"We have never received this magnitude of funding for physical education or for athletics overall," Estrill said. "It was a sacrifice, but it was a sacrifice in my opinion that worked very well because of all the things we gained by calling this wildcat strike."
The coaches conducted the strike without the union's approval and initially refused to involve the AFT in any negotiations, charging that union leadership had ignored them during 15 years without a pay hike. Strike organisers eventually conceded that they needed union involvement in order to work out a deal with the government, but coaches continue to question the AFT's effort.
"If they gave a damn, this thing would have been taken care of a long time ago," said Addelita Cancryn Junior High School girls basketball coach Myron Corbett. "It's just a shame."
Gov. Charles Turnbull, after meeting with coaches in October to hear their concerns, wrote a letter to government chief negotiator Karen Andrews that directed her to begin talks with the AFT on increasing the stipends. AFT Local 1825 president Vernelle de Lagarde received a copy of the directive from coaches on Nov. 7, and Andrews received her copy a day later.
Solomon said that negotiations have taken almost three months partly because of Andrews' obligations to other government negotiations. But he also cited several off-island trips by union leaders and the AFT's insistence upon including non-coaching issues in the talks as major reasons why the raises have not yet been finalised.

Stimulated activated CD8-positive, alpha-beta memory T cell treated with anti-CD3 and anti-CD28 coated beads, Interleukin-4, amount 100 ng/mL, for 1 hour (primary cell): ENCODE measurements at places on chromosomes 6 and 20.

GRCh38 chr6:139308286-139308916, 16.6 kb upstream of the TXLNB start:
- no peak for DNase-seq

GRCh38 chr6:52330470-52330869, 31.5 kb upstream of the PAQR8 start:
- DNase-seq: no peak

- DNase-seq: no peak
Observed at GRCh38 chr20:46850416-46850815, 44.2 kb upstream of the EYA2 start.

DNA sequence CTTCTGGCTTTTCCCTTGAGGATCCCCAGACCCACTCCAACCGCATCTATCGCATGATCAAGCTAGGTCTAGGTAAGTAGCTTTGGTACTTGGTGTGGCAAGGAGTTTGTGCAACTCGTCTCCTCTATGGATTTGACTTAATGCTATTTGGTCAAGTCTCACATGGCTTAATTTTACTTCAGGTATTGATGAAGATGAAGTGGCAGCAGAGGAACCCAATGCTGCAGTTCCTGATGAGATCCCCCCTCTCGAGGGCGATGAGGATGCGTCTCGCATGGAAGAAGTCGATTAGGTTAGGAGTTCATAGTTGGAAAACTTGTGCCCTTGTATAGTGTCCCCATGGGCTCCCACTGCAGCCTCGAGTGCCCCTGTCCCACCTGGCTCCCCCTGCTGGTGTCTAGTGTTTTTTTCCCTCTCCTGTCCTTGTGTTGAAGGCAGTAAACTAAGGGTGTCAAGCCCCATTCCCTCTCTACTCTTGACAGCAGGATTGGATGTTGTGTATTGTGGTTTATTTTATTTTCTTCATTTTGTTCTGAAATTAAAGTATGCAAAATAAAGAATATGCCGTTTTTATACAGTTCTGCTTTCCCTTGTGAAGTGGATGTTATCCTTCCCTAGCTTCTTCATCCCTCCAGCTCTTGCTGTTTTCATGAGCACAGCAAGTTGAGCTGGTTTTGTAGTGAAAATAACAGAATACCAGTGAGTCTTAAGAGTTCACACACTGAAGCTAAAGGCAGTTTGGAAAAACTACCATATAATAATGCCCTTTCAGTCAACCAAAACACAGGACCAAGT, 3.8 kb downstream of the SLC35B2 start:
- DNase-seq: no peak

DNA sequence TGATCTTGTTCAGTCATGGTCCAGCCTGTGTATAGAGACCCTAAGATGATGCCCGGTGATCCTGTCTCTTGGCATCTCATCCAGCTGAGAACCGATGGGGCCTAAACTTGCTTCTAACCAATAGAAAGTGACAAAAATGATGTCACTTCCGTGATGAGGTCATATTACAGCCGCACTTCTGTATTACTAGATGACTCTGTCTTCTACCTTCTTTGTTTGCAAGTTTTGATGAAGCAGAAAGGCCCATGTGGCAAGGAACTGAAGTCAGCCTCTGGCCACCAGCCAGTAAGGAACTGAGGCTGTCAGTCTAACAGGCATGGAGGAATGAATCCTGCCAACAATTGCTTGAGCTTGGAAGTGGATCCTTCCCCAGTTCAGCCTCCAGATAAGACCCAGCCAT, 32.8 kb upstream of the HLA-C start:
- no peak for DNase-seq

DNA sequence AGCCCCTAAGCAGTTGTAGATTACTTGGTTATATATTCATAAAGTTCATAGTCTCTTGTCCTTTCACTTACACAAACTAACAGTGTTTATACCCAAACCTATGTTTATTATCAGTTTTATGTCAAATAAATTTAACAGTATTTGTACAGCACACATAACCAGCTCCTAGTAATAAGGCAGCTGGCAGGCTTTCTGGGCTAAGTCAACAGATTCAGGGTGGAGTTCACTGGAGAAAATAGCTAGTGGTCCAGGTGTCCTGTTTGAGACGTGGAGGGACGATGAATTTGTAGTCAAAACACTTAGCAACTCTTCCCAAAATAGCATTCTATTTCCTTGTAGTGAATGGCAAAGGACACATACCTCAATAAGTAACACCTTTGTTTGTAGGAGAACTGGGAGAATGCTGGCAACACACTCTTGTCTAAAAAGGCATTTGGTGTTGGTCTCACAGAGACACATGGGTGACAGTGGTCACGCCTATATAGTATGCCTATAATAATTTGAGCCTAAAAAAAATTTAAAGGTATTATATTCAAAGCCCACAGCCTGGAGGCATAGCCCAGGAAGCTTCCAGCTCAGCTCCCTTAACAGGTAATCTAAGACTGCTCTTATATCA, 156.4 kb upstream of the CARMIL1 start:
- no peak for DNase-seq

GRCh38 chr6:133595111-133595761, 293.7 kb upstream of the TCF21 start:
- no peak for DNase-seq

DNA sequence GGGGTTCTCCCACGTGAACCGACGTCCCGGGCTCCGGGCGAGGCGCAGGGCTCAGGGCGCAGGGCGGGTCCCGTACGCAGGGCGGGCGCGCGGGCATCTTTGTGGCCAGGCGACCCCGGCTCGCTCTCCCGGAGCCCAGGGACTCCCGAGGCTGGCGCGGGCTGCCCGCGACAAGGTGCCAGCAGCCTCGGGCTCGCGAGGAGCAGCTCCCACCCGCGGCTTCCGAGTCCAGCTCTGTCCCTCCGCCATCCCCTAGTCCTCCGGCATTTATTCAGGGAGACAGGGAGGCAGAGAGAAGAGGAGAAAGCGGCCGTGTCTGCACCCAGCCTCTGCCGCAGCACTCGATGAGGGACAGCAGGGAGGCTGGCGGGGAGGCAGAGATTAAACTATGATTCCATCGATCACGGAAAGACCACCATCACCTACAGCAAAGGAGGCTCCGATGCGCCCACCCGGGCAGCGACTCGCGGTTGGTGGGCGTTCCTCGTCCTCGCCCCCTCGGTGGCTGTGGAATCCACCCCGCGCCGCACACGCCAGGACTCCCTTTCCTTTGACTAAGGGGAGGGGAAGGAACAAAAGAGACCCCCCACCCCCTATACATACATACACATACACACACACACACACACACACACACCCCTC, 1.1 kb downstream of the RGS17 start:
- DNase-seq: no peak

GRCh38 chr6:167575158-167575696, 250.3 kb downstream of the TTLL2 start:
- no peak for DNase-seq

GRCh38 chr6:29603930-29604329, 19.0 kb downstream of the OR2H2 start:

"They just don't believe in their hearts that they should be negotiating for coaches only," Solomon said. "We are the backbone of this union, and we are being treated like animals. This nonchalant attitude is really amazing to us."
De Lagarde said that coaches were told the union would be including other matters in the negotiations during an informational meeting on Dec. 12. She said the unusual nature of the negotiations - the government is reopening talks despite just having reached an agreement on a new teachers contract in October - presents a rare opportunity.
"We told the coaches when we met that we had to take other things into consideration," de Lagarde said. "This should not be a surprise to them. As leaders we can't just look at one group. If management is willing to come back and meet, then we have to take advantage of the opportunity."
In spite of the continued friction between them, both Solomon and de Lagarde said they expect a deal with the government to be finalized when the union next meets with Andrews on Feb. 2 and 3. Any negotiated stipend increase would supersede a 20 percent raise given to coaches in the newly ratified teachers contract.
Solomon said he felt comfortable ending the strike without a deal in hand after receiving Turnbull's personal assurance that the government will continue to deal in good faith. The governor's word and the movement on other issues were enough to offset any anxiety over the stipend negotiations, according to Solomon.
"Things are moving," he said. "And if we have to" strike "again, we'll do it again - with no apologies. Union or no union, we'll do it the same way."